Gianina's long hospital water birth

I chose to give birth to my first baby at the Centro Nascita Alternativo (Alternative Birth Center), which is part of a hospital in Genoa, Italy.  We were living in Rapallo, about a 30 minute drive from the hospital. This midwife-run birthing center was attractive to me because I could have my own room and bathroom where I would labor, birth, bathe my baby, sleep with my baby, and receive just a few visitors with the baby always with me.  The birth would be allowed to develop naturally, and there was a birthing tub. All mothers eat meals together in a family style kitchen, and there was even a breastfeeding pillow in the closet. It sounded so cozy and idyllic.

The kitchen where families eat together.  Photo credit: "Partorire a San Martino"

The kitchen where families eat together.

Photo credit: "Partorire a San Martino"

The birthing tub  Photo credit:  B&B Color Design

The birthing tub

Photo credit: B&B Color Design

My contractions started the day my mom arrived. I was close to 40 weeks. We were all so excited that she hadn't missed the birth. I remember sitting in the living room with the timer on my phone measuring the distance apart and duration of the contractions. We were all giddy. Yay! The baby was on her way!

By about midnight the contractions started to be hard to get through. I was still really happy and proud of myself, though. I was doing this! The contractions were about seven minutes apart and almost a minute long. I walked around and leaned on to the dining room table when I felt one coming. I couldn't believe that my husband and mom were sleeping. I felt like this was such an important event and why would anyone want to miss even a minute!

Note that my attitude at this point was super strong and positive.

Okay, better start thinking about the hospital now! I woke my husband and he wasn't totally convinced it was time, but I was convinced and that's what mattered. But first he had to take a shower. And shave. And put on a nice shirt. Aww.. he was dressing up to meet his daughter.

"See you tomorrow, mom! When you come to see me at the hospital you'll meet your granddaughter!"

It was about 3 am when we got to the hospital. I remember having a contraction right before going in. I stopped and held onto a railing.  I could feel my body opening. I was still feeling strong and ready for this challenge.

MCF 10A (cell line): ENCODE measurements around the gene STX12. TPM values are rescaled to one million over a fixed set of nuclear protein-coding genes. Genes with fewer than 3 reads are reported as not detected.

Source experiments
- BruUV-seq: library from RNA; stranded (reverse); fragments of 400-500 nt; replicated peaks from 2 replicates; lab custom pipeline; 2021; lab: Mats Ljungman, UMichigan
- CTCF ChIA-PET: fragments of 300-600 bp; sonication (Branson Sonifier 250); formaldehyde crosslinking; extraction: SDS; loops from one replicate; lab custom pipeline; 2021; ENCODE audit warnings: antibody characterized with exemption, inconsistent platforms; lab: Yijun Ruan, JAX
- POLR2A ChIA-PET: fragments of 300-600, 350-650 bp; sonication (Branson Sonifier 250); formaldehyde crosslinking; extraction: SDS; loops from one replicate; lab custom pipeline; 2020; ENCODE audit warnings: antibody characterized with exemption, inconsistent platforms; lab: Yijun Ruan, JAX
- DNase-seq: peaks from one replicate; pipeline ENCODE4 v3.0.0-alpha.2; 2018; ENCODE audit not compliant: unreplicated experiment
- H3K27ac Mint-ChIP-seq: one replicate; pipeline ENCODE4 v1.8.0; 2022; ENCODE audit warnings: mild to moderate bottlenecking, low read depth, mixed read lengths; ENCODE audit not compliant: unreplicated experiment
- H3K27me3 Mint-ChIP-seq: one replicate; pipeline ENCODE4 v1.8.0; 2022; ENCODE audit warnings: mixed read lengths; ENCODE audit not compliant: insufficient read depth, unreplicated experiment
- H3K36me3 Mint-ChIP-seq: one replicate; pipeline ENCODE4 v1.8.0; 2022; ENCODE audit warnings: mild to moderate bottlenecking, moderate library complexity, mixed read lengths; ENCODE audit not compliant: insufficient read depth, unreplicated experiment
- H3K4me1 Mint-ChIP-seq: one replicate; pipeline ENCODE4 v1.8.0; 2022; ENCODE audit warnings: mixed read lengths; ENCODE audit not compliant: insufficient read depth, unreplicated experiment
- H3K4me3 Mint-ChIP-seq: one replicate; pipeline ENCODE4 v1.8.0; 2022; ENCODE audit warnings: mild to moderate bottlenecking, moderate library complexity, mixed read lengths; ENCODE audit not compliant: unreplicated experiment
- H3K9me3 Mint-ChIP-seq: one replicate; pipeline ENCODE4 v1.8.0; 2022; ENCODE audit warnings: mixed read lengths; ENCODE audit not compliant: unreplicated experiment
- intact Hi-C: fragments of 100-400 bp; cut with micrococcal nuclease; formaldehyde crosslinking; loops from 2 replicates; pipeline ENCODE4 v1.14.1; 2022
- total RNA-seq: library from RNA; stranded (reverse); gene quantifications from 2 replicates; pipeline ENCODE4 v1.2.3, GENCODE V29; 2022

The midwife who opened the door for us asked why we were there. I explained that my contractions were getting stronger and I thought that the birth might be happening soon. Maybe I looked a little too strong and happy. Her expression seemed to say, "there is no way this girl is in active labor but okay, come in."

She hooked me up to a machine that measured the intensity and duration of the contractions. She left me alone with my husband. I could see the little line go up and down. I had one contraction in the 20 minutes that I was sitting there. That seemed strange. At home they had been coming more frequently.

The midwife returned and looked at the machine. Then she looked at me.  "You're in the stage of labor called early labor. Not active labor. Did you do a prenatal course?" 

Oh no she did not just asked me if I did a prenatal course. I drove all the way from Rapallo to Genova 8 times for that course. It was fascinating and I loved it and I had read about a million books on childbirth. She did not know who she was talking to.

Then another contraction came. I was breathing hard and clutching the chair. "What are you doing? Don't breathe like that. You are going to make yourself faint."

"Um, so maybe you can tell me how I should breathe." Geez, this lady and I were not off to a good start. "Breathe deeply," she said, "and slower."

I did my best to work on my breathing and the midwife checked to see how many centimeters my cervix was dilated. I had to sit up on this special bed and spread my legs and put my feet in stirrups.  A very vulnerable and slightly humiliating position.  She  stuck her hand inside me during a contraction.  It hurt so much and it was awkward and uncomfortable. 3 centimeters. Not even half way there.  I felt like I was not performing as I should have been.  I felt strong except for when I was in her presence. She made me feel broken.  She wanted to send us back home to Rapallo. But she said that Rapallo was a little far so I guess you can stay here, just in case the labor picks up. "Oh gee, thanks," I thought. In case labor picks up. I had been certain that it would pick up. Until that moment.

I stayed at 3 centimeters for a long time. Hours. Contractions were really irregular. I had breakfast with the other mothers. Then I was at 4 centimeters. Then I had lunch. My (not so) favorite midwife went home and another one started her shift.

I talked to Gianina (pronounced Janeena). "Why aren't you coming?" I asked her. Then, "Please come so I can hold you and we can leave this place."

Every once in a while they hooked me up to some sort of monitor that measures the intensity of the contractions with a number. My number was 60 something, then 70 something. They were really intense. I started to think I couldn't do it. I could just go across the hall to the hospital part of the birthing floor and get an epidural.  This is what I always do, I thought. I make things harder than they really are. I should just get the epidural.